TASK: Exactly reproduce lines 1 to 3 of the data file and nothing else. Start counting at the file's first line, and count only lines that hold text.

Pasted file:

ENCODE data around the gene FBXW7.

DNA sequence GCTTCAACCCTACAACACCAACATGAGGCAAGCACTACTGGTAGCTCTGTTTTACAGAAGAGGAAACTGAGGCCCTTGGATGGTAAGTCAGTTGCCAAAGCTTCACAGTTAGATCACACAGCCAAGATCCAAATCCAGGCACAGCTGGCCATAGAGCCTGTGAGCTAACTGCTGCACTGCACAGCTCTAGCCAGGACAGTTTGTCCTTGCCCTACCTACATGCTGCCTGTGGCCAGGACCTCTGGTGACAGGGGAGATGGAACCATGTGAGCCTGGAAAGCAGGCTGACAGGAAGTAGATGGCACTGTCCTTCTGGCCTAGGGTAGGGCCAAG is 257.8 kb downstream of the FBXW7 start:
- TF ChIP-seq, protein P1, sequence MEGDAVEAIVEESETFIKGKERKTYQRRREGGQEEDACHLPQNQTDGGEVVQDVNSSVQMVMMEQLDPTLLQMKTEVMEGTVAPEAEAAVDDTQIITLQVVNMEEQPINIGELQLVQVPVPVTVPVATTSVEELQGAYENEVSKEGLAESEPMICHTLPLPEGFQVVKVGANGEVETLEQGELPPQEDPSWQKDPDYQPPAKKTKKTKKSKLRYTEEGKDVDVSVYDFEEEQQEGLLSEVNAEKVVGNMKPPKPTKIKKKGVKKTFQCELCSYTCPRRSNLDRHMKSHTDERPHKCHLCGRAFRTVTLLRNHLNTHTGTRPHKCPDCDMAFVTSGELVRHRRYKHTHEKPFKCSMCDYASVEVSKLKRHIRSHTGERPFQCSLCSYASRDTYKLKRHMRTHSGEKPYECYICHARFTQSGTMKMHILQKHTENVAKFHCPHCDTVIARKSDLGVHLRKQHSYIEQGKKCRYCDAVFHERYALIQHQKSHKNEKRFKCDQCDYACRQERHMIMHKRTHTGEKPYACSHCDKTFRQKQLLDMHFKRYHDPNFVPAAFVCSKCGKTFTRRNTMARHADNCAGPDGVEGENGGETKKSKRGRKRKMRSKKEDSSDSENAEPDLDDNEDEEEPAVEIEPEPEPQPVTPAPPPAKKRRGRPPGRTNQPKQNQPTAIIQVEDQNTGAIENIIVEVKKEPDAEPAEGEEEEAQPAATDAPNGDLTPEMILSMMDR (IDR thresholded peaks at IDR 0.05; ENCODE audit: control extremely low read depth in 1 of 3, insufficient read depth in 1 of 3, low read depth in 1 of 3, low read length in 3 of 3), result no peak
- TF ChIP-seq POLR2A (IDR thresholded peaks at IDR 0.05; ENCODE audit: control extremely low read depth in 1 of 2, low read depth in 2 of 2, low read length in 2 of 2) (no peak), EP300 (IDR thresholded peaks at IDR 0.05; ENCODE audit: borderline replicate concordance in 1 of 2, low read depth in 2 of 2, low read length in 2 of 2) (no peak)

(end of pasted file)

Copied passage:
ENCODE data around the gene FBXW7.

DNA sequence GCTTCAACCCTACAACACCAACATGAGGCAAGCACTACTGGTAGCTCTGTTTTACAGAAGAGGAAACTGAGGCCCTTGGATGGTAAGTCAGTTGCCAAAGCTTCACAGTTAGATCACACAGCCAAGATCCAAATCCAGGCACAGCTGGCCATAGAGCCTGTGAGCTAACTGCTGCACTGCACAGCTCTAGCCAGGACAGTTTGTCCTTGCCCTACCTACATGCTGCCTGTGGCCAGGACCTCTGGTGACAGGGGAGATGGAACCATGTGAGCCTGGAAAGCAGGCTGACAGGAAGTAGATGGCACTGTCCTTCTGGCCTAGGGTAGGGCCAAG is 257.8 kb downstream of the FBXW7 start:
- TF ChIP-seq, protein P1, sequence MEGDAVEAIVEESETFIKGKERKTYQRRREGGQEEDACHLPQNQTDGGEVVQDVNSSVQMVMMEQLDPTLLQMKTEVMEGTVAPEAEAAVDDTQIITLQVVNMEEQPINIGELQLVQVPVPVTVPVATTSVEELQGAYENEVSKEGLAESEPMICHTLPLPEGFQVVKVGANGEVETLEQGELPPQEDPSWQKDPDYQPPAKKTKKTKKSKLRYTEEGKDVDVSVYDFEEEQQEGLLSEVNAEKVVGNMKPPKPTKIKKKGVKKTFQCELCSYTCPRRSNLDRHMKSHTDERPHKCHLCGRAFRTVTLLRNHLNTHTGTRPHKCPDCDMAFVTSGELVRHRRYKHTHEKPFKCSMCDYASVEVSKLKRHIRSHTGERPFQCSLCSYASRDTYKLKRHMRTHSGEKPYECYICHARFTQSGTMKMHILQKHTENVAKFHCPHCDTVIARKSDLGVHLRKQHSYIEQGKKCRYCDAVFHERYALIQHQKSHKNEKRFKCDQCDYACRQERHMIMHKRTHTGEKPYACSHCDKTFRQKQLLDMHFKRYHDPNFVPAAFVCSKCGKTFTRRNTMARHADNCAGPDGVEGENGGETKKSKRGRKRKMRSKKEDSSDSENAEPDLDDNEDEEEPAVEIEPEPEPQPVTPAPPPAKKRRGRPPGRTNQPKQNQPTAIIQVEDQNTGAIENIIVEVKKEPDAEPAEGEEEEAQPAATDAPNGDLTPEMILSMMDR (IDR thresholded peaks at IDR 0.05; ENCODE audit: control extremely low read depth in 1 of 3, insufficient read depth in 1 of 3, low read depth in 1 of 3, low read length in 3 of 3), result no peak